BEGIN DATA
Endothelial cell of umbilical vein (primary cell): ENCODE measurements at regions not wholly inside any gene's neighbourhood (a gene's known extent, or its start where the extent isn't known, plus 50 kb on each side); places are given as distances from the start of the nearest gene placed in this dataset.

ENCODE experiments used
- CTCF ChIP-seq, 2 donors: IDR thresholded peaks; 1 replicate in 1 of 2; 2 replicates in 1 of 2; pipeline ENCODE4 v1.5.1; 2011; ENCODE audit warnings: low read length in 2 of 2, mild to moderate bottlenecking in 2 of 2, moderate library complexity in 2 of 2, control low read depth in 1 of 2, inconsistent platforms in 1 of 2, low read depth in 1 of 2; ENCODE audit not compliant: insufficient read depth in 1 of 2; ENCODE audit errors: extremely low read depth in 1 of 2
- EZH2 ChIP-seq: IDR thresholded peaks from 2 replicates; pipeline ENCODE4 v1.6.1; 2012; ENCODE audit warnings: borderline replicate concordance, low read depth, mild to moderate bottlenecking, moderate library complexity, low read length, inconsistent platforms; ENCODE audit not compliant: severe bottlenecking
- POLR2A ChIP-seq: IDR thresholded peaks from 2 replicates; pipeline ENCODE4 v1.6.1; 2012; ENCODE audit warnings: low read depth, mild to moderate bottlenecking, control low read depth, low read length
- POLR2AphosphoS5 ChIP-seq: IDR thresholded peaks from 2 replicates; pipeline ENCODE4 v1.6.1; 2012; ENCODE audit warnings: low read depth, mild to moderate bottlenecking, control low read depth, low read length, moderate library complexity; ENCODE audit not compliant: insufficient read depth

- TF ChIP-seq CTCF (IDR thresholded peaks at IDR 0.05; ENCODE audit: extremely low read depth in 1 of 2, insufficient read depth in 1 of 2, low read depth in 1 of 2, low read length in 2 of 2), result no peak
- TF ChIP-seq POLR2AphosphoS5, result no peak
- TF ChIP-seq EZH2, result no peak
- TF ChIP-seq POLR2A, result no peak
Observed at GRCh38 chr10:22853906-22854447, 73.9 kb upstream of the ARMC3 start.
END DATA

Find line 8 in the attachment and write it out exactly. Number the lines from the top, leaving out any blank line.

- TF ChIP-seq POLR2AphosphoS5, result no peak